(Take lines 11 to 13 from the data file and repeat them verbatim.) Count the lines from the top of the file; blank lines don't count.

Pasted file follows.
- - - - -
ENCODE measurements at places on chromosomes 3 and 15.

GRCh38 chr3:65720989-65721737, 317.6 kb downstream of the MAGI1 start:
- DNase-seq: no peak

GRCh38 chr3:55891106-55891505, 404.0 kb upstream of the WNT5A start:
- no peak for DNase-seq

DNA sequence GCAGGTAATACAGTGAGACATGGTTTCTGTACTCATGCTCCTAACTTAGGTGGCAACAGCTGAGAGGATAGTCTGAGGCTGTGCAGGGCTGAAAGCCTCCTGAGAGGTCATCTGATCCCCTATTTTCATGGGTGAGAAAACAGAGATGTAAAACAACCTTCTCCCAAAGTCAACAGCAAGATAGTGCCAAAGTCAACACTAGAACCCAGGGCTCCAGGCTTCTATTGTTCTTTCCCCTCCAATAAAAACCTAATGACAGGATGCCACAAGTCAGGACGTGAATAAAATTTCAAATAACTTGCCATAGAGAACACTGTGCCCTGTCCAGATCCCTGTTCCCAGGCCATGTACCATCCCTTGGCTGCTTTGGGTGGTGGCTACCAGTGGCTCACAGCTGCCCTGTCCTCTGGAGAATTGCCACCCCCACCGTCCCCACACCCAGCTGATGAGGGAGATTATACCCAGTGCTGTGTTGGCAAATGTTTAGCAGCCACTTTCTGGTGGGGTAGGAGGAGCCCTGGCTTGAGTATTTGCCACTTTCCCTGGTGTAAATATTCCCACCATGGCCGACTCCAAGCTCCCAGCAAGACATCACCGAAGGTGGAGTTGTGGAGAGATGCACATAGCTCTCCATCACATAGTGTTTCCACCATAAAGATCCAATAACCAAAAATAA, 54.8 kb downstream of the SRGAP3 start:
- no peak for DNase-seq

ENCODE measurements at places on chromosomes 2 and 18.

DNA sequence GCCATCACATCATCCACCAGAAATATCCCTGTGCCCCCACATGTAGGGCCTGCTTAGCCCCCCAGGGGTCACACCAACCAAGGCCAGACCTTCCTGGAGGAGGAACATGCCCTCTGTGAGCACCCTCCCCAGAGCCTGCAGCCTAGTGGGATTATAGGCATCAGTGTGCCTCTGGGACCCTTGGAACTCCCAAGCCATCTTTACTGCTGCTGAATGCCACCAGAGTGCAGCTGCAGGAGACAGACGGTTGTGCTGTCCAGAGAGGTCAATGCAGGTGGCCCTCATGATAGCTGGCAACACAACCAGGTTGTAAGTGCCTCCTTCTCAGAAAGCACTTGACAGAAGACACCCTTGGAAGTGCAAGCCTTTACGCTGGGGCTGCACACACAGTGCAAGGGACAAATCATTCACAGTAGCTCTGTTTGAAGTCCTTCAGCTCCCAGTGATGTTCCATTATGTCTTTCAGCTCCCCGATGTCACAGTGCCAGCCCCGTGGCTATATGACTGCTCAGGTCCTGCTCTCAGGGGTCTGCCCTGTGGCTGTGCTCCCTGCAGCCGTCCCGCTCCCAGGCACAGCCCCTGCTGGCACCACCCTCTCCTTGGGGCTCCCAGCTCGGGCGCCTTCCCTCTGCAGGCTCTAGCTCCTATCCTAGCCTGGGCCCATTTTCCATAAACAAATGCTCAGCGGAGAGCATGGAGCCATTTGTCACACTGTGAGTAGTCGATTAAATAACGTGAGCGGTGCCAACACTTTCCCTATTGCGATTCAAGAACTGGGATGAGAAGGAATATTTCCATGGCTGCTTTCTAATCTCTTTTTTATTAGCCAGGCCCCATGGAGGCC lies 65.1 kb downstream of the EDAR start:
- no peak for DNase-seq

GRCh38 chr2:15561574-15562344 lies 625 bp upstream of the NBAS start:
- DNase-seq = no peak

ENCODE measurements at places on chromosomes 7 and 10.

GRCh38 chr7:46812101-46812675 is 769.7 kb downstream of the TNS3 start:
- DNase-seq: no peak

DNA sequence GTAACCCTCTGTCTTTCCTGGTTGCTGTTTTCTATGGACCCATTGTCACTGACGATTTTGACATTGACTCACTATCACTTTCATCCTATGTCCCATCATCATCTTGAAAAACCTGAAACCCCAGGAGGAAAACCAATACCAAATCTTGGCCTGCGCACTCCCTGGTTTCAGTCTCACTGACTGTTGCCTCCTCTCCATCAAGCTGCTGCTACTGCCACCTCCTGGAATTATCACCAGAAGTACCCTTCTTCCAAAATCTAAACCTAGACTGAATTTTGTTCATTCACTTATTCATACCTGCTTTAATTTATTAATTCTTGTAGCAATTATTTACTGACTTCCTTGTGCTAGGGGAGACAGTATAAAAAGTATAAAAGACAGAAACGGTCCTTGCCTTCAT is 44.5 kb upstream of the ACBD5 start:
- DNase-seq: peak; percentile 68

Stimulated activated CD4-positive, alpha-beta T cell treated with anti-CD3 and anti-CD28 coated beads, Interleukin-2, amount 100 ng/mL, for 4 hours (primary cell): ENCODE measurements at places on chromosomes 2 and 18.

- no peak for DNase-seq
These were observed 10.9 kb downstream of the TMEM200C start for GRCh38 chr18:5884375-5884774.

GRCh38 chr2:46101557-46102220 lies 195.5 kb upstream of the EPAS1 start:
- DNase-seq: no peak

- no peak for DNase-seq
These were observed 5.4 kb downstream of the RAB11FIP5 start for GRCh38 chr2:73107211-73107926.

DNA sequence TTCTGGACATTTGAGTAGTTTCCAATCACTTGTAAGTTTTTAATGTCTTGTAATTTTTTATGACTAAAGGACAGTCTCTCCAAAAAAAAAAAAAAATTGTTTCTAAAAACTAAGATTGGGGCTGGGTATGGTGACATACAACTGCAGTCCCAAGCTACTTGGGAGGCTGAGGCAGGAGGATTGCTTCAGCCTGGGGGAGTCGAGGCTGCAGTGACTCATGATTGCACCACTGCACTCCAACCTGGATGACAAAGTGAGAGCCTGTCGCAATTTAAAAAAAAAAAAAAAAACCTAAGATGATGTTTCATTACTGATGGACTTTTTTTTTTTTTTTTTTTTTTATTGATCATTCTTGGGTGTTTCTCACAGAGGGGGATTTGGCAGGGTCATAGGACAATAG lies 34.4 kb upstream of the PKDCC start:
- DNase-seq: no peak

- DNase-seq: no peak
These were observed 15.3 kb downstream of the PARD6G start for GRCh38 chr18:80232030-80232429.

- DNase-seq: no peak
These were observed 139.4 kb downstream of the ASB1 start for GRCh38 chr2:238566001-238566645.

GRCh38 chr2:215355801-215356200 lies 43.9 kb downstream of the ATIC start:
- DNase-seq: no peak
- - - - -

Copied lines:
GRCh38 chr2:15561574-15562344 lies 625 bp upstream of the NBAS start:
- DNase-seq = no peak

ENCODE measurements at places on chromosomes 7 and 10.